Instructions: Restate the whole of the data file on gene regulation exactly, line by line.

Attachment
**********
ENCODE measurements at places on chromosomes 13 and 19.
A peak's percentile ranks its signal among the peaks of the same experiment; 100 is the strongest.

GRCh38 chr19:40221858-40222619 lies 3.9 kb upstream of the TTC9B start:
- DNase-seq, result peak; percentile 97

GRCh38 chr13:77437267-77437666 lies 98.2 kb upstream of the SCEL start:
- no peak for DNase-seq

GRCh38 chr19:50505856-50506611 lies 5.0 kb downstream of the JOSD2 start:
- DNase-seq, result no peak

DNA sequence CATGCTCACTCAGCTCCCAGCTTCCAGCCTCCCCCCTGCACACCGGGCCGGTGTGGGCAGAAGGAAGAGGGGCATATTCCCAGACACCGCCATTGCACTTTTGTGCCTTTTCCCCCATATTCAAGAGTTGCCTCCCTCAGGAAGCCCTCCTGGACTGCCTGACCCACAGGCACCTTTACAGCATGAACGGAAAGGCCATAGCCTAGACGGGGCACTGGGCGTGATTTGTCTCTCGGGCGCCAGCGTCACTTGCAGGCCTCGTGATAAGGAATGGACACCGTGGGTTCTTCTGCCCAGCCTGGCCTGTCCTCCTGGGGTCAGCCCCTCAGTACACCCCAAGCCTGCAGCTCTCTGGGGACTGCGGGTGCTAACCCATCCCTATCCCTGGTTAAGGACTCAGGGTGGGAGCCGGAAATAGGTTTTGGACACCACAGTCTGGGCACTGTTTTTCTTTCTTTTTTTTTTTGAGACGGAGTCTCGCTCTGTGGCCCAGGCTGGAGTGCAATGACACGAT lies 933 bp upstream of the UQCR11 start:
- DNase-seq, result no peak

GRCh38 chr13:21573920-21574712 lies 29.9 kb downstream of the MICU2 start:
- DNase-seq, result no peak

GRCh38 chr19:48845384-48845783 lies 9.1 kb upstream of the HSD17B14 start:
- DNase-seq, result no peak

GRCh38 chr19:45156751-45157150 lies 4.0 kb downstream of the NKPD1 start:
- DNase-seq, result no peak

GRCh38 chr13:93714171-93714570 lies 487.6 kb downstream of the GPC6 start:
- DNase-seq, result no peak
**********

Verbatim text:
ENCODE measurements at places on chromosomes 13 and 19.
A peak's percentile ranks its signal among the peaks of the same experiment; 100 is the strongest.

GRCh38 chr19:40221858-40222619 lies 3.9 kb upstream of the TTC9B start:
- DNase-seq, result peak; percentile 97

GRCh38 chr13:77437267-77437666 lies 98.2 kb upstream of the SCEL start:
- no peak for DNase-seq

GRCh38 chr19:50505856-50506611 lies 5.0 kb downstream of the JOSD2 start:
- DNase-seq, result no peak

DNA sequence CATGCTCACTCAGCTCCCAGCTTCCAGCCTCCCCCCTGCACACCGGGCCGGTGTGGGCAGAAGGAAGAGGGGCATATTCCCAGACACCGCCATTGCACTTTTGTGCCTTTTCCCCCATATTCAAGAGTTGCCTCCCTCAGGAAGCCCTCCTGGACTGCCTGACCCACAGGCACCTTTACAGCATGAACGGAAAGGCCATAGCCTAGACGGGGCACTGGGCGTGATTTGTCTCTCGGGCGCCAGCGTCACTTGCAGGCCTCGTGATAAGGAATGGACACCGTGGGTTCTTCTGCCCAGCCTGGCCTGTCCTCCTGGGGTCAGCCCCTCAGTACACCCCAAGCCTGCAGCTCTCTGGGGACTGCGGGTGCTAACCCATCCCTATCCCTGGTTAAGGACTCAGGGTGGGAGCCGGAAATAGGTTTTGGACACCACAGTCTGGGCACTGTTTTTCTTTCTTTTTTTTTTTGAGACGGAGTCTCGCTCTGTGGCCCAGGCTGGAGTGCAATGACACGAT lies 933 bp upstream of the UQCR11 start:
- DNase-seq, result no peak

GRCh38 chr13:21573920-21574712 lies 29.9 kb downstream of the MICU2 start:
- DNase-seq, result no peak

GRCh38 chr19:48845384-48845783 lies 9.1 kb upstream of the HSD17B14 start:
- DNase-seq, result no peak

GRCh38 chr19:45156751-45157150 lies 4.0 kb downstream of the NKPD1 start:
- DNase-seq, result no peak

GRCh38 chr13:93714171-93714570 lies 487.6 kb downstream of the GPC6 start:
- DNase-seq, result no peak